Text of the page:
When these goods came back to the store, one-half of the price for converting the yarn into cloth was paid for in cash and the other half in goods for the store. At this time the yarn was spun by power looms propelled by water power. At these early times a very little if any but handpower was used in weaving cloth. He then bought his goods in New York, being only about a dozen miles from the port which sailed ships to that city. Providence then being a small place 30 miles from his store to reach which you had to pass in a two wheel wagon over very poor roads. It was not long after commencing this trade he purchased the Iron Works just across the river consisting of the forge where the iron was made, a blacksmith shop and a small sawmill to get lumber on a small scale.

On the Richmond side were the store was located, there was a grist mill and a carding machine owned by his father. At the death of his father he became possessed by his father's where all of one-half of this property and his sister the other half. I must give you some description of this property.

The old forge was an ancient building looking the worse for age in which were large bellows which blew the blast which The fire burning. In this buyer was the aye Aaron being melted into what was then called a loop which was pulled out by works and leveled off somewhat by hand pounding with sledgehammers and then placed under the power hammer which was propelled by water and reduce somewhat. After this it was again heated for the next hammering until it was brought to the proper size. This iron was used principally by blacksmith's for which wagon Tigers, bolts, nails and everything which are used in the ordinary blacksmith shop.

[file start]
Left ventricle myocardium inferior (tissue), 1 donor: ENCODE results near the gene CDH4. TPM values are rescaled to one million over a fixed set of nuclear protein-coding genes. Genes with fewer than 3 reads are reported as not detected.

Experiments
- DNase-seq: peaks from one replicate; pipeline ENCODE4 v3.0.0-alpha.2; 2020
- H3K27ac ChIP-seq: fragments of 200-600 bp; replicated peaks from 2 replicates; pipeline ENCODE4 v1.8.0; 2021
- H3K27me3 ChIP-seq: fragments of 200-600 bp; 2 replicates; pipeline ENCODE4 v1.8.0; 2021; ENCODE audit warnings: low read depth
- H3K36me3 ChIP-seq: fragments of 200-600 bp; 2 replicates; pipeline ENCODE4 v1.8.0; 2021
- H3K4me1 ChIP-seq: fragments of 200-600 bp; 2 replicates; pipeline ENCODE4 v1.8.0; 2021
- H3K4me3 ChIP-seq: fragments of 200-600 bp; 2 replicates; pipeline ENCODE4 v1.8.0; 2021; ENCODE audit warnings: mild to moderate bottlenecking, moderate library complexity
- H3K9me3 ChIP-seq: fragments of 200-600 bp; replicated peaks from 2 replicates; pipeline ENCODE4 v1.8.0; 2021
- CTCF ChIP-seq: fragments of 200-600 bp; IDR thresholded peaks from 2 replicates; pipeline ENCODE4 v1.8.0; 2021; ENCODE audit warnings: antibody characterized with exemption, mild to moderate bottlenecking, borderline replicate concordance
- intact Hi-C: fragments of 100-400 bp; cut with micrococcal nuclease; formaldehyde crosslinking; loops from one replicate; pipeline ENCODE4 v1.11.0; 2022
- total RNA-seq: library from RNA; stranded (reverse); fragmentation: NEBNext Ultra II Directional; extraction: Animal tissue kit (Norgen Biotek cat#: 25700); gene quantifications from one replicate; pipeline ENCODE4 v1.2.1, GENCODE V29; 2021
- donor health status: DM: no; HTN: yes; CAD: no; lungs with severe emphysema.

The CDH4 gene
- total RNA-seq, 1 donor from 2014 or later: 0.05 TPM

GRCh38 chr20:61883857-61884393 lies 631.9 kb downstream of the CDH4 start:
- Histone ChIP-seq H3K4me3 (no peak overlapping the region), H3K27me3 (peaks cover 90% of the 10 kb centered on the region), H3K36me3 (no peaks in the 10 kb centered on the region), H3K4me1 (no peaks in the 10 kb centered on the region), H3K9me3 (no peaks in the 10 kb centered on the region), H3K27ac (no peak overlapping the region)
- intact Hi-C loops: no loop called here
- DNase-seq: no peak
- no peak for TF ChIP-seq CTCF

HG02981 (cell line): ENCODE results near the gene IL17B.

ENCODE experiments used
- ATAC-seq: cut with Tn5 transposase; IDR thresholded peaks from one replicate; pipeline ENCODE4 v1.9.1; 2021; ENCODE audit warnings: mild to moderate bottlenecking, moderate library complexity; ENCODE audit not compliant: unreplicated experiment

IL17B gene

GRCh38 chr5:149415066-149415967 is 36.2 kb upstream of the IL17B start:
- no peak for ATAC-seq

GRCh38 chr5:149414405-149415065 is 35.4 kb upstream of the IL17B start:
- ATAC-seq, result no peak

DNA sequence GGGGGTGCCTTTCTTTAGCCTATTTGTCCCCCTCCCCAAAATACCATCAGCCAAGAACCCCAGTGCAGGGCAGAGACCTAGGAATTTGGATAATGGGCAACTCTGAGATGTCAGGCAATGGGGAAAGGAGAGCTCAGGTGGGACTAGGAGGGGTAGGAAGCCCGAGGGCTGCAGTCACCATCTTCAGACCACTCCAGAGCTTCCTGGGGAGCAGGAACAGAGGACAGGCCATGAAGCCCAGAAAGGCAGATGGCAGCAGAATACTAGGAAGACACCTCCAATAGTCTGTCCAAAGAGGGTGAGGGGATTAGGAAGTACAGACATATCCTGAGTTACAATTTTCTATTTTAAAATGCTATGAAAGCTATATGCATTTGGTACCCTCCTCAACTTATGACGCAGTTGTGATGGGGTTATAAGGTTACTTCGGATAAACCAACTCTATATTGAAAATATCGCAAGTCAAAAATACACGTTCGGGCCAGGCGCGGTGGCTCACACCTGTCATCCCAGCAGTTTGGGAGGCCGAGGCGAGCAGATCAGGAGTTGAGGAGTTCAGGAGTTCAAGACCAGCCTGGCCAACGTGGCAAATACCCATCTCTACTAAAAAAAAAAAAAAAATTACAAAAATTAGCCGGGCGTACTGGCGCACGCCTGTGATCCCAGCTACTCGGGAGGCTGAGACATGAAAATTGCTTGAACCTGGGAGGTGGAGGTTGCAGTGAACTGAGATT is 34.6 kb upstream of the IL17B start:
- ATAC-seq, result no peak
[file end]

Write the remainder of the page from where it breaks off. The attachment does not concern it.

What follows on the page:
In those times ploughs were made of this iron by hand in the shop, a part of which was wood and the other part iron which has hammered in the forge was called plough shares. This industry did not flourish very much. They soon began to roll the iron rather than to hammer it, which they could do much faster and cheaper than the old way.

I suppose you would like to know what a carding machine is. This consisted of a machine of one card on a cylinder over which the wool was put in the raw state and brought out in rolls for the women at home to spin into yarn for mittens and stockings. Some of this was woven into cloth of the natural color called sheep's grey.

The woolen industry improved so much that this industry (carding and spinning, I suppose) suspended and the little old building went to decay. Adjoining these premises was quite a quantity of rather poor land upon which some farming was done.

My father sold all this property in the year 1839 and went to Connecticut (where he bought the Old Israel Putnam Homestead). The property on the Hopkington side of the river was soon sold to parties who wished to put up a woolen mill which wiped out all of the ancient property on that side of the river. A small mill was built with houses for the help. I do so which I could have a picture of these old works. Quite soon after a small mill was put up on the Richmond side and nothing was left there but the old grist mill which ran for many years. The last time I saw it, this too was abandoned and the factory next to it was vacant and a very little doing in the other mill. Thus it stands today.